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I spent so much time worrying what it would be like going to the Chalet School, but until today it never occurred to me to think what it would be like coming home. And now the train’s heading rapidly towards Meadowfield and suddenly I’ve realised that I don’t know where I belong any more.

It’s all right for Len and Con and Margot. In their world, school and home just flow into one another, in both directions, with no gaps and no bridges. Even for people like Heather and Betty and Alicia, school and home are two halves of a whole. Going away during term time and coming home for the holidays is normal to them, and all the people they know are the sort of people you find at the sort of place like the Chalet School. It’s all so different for me. I’m living in two different worlds now.

In some ways I wish I was more like Joan. Joan hasn’t changed. She’ll fit back into her old life in Worthing as if she’d never been away. She’ll have all her friends there roaring with laughter when she tells them about Old Frozen Limit Matron making her wash her make-up off and the prefects being horrified when they heard her talking about boys. She’ll end up being the centre of attention when she talks about the Chalet School, good old Joan who’s been away amongst the posh sorts ... but I can’t help feeling that when I talk about it I’ll put myself further and further on the outside.

I’m trying to what I should say. How on earth can I tell someone like Kath Stevens about all the places I’ve been to, and all the things I’ve seen? She’d probably think that I was showing off and, even if she didn’t, it’d just emphasise that I’m not a part of her world any more. I’m not part of the old crowd any more. I’m an outsider. They’ve all spent the last term together, and I’ve spent it hundreds of miles away. I’m not part of things in Meadowfield any more. And so what am I going to do all summer? And every other time I come home?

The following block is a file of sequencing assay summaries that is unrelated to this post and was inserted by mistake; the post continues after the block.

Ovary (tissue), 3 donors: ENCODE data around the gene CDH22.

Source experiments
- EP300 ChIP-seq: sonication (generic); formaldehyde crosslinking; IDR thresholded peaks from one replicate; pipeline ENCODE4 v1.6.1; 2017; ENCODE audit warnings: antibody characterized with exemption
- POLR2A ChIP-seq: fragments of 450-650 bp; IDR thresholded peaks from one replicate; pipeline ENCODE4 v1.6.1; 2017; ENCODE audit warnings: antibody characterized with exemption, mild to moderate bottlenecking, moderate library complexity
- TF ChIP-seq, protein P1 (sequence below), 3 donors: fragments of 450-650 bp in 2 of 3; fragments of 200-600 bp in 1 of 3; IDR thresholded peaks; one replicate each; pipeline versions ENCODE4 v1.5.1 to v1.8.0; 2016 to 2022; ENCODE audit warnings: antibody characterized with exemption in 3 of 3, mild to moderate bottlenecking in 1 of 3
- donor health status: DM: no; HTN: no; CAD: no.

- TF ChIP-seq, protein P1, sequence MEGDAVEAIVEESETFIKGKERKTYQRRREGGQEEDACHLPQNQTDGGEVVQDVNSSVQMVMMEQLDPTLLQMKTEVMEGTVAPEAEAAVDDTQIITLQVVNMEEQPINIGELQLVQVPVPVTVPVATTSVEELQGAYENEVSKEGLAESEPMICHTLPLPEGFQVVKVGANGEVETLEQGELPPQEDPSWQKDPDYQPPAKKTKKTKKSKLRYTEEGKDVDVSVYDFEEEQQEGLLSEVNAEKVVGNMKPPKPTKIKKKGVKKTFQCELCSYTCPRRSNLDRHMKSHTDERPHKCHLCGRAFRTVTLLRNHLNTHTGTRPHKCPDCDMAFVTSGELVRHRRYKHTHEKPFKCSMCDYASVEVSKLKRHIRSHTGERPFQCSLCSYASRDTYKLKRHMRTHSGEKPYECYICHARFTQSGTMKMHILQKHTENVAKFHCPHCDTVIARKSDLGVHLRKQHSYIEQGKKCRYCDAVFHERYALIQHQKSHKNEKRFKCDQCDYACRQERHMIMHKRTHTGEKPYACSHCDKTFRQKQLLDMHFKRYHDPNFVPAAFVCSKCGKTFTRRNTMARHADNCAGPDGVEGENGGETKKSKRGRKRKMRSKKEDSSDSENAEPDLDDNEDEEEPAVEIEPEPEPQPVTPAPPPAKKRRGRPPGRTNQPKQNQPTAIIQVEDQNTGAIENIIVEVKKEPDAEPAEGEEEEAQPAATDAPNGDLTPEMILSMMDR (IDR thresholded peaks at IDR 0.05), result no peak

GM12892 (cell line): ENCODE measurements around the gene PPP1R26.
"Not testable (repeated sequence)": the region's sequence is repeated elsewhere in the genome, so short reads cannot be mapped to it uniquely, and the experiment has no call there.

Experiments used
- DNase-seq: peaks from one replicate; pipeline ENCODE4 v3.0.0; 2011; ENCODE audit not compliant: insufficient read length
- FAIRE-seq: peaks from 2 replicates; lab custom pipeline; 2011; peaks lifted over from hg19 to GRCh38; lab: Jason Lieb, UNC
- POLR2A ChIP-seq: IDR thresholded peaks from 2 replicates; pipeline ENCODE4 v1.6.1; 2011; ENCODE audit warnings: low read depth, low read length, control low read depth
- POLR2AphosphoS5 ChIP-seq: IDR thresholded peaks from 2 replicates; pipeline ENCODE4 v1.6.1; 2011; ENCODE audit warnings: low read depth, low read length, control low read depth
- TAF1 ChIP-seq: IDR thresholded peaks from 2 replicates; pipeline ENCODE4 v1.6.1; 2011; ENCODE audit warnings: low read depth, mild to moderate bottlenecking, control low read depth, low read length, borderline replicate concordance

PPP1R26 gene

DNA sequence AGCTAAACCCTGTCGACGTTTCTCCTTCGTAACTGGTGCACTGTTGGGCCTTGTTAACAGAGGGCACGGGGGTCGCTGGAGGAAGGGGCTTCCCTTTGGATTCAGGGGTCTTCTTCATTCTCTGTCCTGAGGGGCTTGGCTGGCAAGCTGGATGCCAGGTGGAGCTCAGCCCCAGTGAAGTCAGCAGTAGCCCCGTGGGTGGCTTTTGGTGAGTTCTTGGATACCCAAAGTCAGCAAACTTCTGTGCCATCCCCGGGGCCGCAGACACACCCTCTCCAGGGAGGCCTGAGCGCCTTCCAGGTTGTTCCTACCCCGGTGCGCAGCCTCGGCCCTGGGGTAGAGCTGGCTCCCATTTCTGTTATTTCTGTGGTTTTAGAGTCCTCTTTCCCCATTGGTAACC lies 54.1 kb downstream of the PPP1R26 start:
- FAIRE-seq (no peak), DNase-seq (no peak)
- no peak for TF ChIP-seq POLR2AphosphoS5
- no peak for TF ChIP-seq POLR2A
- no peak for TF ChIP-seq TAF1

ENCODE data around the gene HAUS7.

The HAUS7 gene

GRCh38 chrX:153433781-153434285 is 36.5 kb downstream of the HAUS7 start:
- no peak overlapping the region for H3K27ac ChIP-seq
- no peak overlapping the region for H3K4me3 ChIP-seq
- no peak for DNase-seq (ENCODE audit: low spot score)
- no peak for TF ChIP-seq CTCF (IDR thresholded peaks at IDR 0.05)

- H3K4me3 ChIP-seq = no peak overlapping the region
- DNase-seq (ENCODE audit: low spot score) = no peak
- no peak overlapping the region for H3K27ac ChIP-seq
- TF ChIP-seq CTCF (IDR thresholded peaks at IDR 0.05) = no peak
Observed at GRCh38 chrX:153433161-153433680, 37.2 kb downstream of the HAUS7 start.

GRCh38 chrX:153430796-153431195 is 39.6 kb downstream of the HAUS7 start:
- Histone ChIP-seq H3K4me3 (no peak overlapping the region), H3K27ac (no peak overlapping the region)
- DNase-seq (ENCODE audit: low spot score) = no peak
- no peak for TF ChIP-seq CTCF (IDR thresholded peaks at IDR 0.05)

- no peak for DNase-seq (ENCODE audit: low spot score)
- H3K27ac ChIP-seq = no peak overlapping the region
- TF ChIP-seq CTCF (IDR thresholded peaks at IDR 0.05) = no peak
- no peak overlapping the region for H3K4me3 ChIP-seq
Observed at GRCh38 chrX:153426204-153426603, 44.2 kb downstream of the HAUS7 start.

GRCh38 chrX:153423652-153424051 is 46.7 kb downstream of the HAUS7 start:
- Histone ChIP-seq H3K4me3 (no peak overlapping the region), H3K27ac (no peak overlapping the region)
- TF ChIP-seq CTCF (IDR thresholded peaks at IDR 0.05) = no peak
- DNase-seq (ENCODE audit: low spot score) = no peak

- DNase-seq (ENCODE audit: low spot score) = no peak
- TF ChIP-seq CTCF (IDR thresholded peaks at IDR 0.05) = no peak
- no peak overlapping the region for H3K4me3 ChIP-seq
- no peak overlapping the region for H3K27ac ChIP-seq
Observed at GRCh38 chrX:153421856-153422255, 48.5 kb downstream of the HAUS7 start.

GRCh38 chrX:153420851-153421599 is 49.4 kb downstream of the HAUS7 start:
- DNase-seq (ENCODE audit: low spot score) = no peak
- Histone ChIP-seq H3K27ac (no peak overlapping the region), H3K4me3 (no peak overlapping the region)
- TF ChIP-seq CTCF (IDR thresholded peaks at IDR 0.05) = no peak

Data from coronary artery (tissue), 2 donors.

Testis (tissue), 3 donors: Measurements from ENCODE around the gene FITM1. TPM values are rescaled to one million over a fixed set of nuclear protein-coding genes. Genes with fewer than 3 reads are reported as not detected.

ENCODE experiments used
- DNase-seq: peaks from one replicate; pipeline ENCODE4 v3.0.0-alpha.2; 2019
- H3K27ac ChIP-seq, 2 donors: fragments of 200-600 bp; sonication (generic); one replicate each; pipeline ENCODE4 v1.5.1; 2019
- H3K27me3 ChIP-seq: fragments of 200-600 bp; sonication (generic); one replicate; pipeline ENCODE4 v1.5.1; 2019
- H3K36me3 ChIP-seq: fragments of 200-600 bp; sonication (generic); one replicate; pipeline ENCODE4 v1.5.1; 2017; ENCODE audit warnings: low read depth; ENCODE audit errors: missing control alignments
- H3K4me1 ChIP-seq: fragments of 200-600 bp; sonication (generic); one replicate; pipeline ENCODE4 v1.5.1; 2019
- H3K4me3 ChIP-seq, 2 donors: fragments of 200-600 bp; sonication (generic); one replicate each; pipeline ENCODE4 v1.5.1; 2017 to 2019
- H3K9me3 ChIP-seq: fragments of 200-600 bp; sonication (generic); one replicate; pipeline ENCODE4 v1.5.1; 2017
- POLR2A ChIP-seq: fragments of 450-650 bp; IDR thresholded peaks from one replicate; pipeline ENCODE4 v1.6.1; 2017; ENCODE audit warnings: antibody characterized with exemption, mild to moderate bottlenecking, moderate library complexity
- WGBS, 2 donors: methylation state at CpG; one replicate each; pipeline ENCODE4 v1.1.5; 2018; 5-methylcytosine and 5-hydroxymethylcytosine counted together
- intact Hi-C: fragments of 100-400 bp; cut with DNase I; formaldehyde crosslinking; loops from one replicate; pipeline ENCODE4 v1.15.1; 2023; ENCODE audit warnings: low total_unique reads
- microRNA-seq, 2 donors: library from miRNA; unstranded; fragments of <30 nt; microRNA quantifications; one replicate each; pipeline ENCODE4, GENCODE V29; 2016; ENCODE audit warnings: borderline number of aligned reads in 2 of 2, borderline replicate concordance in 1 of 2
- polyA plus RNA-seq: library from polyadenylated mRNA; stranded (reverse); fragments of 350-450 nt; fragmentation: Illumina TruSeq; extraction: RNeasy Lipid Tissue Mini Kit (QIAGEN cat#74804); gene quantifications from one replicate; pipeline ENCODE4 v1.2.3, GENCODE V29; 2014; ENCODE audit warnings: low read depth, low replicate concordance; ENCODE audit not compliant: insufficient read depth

Kath’ll be nice to me, at least. I hope. But what if I run into ... well, Vic Coles and the rest of his gang, for example? I can just imagine what they’d have to say about me. They’d say that I’ve put on airs, and started talking in a la-di-dah accent? Ros Lilley. Thinks she’s better than us now. Thinks she’s too good for the people round here. Don’t you, Ros? Don’t you? Ros, the outsider. Ros, who doesn’t belong in Meadowfield any more. I know I speak differently now, I know I don’t speak quite like the people at home any more; but I’m not doing it on purpose: it just seems to have happened. I suppose it’s because I was trying to fit in. But I was trying to fit into the Chalet School world, and now, because of that, I’m not sure that I’m ever going to fit into my own world again.

My own world. Meadowfield. My world. The world of my mum and dad and my sisters and brothers, and my niece or nephew to come. My home town, and the friends and neighbours I’ve known all my life. What on earth am I going to do if I end up feeling that I don’t belong there any more? Because if I don’t belong there, then where do I belong?

Well, the time for wondering is nearly over. Here’s Meadowfield now. And there’s Mum, waiting on the platform. Oh, and Dad’s there too! He must have got the day off work, somehow. And Dorothy’s with them as well. I’m getting off the train now, and Dad’s taking my trunk, and Mum and Dorothy are hugging me, and Mum’s telling me that she’s made a special tea to welcome me home, and that she’s even made Leafy cake because she knows it’s my favourite. Kath can’t wait to see me, she says. She’s kept on asking when I’ll be home, and she’ll be round tomorrow to tell me all the news and hear all about Switzerland. Even Dad’s giving me a hug now, and he never does that in public. “Welcome home, Ros, love,” he’s saying. “It’s good to have you back.”

What an idiot I’ve been. Of course I belong here. This is my home. These are my own people. My friends, and my family. As for Vic Coles and co, they never noticed that I existed anyway.

What on earth have I been worrying about?

This is my world.

This is my home.

“It’s good to be back,” I tell him. “It’s good to be back.”

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